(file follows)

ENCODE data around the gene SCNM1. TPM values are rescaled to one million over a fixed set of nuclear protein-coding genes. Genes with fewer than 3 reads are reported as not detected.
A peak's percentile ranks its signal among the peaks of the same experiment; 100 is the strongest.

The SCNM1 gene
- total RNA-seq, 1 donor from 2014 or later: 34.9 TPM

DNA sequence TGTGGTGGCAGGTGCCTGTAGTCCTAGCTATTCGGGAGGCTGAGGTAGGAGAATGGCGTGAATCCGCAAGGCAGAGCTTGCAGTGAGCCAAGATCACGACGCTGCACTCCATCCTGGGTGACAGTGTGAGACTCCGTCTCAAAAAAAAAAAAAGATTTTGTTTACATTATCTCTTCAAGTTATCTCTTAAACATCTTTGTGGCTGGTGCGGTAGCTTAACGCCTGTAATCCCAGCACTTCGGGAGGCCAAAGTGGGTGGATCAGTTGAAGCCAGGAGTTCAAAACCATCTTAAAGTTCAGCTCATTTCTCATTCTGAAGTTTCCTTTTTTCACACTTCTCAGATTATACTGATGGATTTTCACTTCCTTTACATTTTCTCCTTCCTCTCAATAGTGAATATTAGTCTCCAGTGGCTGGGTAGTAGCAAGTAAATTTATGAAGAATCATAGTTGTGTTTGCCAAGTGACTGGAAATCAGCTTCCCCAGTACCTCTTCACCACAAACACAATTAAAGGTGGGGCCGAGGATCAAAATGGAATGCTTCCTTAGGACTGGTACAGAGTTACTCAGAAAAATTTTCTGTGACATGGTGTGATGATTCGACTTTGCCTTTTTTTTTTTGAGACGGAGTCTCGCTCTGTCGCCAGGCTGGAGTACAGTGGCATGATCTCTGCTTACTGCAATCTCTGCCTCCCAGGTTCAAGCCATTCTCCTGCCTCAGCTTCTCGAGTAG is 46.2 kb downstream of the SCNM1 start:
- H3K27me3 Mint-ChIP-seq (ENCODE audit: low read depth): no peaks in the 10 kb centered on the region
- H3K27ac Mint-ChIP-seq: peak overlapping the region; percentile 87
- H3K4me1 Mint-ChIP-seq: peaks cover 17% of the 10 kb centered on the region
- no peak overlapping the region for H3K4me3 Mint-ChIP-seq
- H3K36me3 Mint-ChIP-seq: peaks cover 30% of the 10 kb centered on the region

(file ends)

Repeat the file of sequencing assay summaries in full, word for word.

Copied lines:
ENCODE data around the gene SCNM1. TPM values are rescaled to one million over a fixed set of nuclear protein-coding genes. Genes with fewer than 3 reads are reported as not detected.
A peak's percentile ranks its signal among the peaks of the same experiment; 100 is the strongest.

The SCNM1 gene
- total RNA-seq, 1 donor from 2014 or later: 34.9 TPM

DNA sequence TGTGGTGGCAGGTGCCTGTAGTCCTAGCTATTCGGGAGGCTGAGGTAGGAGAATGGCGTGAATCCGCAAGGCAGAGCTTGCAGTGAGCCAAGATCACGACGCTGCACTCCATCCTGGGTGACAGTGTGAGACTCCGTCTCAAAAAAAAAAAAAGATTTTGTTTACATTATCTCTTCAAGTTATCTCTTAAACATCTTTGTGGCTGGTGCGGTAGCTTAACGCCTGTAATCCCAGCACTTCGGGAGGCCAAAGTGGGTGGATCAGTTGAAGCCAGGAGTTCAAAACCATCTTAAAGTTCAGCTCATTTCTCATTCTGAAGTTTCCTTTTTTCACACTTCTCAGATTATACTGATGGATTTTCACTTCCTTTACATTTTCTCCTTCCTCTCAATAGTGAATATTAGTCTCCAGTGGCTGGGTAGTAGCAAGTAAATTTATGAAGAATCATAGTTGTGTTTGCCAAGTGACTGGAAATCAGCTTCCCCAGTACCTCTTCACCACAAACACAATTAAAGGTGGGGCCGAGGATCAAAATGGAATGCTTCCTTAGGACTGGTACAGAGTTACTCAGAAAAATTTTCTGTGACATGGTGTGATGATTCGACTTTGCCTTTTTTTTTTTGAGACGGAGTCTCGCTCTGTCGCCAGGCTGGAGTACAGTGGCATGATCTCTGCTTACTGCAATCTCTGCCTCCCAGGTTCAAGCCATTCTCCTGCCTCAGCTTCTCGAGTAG is 46.2 kb downstream of the SCNM1 start:
- H3K27me3 Mint-ChIP-seq (ENCODE audit: low read depth): no peaks in the 10 kb centered on the region
- H3K27ac Mint-ChIP-seq: peak overlapping the region; percentile 87
- H3K4me1 Mint-ChIP-seq: peaks cover 17% of the 10 kb centered on the region
- no peak overlapping the region for H3K4me3 Mint-ChIP-seq
- H3K36me3 Mint-ChIP-seq: peaks cover 30% of the 10 kb centered on the region